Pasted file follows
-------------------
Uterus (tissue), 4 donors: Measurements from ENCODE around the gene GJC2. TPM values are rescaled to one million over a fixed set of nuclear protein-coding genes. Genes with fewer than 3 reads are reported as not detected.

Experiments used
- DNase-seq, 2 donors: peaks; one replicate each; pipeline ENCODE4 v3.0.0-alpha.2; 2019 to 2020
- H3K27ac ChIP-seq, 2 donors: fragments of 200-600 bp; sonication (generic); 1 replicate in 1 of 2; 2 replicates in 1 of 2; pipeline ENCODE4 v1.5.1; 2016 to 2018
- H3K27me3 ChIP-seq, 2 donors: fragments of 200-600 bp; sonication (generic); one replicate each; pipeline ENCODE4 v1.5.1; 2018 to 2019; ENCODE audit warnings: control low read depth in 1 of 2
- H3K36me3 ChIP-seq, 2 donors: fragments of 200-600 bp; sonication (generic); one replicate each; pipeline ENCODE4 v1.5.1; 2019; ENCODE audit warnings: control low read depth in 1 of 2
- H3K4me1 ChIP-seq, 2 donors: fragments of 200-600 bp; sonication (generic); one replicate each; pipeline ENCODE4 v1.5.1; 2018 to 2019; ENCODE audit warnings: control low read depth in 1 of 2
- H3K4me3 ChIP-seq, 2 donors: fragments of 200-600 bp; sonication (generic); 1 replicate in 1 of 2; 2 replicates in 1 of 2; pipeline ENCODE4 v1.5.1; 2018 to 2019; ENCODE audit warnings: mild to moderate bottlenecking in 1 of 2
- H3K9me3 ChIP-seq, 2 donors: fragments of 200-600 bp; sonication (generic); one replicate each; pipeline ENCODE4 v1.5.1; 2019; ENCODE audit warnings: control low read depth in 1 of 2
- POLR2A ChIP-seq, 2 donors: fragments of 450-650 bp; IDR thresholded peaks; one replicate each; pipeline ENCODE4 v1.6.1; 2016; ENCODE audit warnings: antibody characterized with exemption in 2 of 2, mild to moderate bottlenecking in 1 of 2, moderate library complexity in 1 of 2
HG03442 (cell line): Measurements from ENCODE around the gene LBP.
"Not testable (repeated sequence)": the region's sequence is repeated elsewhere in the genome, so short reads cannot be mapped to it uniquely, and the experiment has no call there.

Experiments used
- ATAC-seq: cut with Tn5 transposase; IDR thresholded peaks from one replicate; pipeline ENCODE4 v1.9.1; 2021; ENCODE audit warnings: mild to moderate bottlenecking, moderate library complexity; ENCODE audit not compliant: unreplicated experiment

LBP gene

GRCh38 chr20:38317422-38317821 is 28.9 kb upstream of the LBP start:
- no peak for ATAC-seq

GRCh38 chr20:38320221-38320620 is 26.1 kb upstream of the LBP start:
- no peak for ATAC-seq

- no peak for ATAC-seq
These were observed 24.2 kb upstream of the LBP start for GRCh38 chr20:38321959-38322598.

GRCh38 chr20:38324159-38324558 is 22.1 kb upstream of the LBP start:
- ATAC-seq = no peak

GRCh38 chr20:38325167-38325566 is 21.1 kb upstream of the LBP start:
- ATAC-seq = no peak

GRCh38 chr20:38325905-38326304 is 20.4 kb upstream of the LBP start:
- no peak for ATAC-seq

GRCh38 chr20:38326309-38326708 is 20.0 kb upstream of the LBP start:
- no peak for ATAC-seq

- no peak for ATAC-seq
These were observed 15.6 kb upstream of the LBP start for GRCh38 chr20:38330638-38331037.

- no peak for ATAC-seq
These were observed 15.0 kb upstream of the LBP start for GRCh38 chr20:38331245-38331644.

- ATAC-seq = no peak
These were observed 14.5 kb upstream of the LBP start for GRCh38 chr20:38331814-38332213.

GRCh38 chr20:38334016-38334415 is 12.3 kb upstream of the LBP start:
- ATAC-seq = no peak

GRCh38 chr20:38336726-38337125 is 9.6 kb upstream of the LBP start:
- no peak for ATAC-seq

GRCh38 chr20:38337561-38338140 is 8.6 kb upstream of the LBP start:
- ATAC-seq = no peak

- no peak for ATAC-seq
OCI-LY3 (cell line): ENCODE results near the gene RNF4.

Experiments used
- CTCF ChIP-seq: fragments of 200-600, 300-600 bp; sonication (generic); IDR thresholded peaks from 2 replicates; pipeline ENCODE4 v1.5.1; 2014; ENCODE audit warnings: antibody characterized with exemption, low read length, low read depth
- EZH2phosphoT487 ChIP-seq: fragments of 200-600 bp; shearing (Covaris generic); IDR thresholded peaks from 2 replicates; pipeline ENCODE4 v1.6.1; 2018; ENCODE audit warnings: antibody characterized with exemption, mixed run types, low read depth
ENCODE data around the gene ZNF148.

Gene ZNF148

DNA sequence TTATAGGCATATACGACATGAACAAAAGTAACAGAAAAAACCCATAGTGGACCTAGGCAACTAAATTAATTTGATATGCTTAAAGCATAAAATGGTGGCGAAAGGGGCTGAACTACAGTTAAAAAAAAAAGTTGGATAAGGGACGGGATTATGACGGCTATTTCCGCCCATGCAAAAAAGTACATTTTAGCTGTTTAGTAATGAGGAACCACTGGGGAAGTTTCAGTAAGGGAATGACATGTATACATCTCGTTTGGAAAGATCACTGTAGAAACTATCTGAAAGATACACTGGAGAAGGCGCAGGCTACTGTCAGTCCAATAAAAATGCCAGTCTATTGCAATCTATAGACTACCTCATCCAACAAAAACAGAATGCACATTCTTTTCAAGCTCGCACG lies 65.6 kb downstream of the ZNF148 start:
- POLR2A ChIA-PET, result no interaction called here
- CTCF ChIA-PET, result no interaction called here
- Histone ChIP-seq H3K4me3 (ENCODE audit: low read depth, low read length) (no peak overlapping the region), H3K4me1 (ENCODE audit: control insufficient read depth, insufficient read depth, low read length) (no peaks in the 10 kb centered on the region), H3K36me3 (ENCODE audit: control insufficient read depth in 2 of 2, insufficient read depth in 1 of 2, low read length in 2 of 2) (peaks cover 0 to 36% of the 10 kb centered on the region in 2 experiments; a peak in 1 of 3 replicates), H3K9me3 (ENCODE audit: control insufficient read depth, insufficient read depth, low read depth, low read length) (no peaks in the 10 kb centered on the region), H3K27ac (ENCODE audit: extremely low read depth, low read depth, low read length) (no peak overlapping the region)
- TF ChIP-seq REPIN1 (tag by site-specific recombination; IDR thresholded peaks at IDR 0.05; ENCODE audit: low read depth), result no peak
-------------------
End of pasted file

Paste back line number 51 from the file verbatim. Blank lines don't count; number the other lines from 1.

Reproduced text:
- CTCF ChIA-PET, result no interaction called here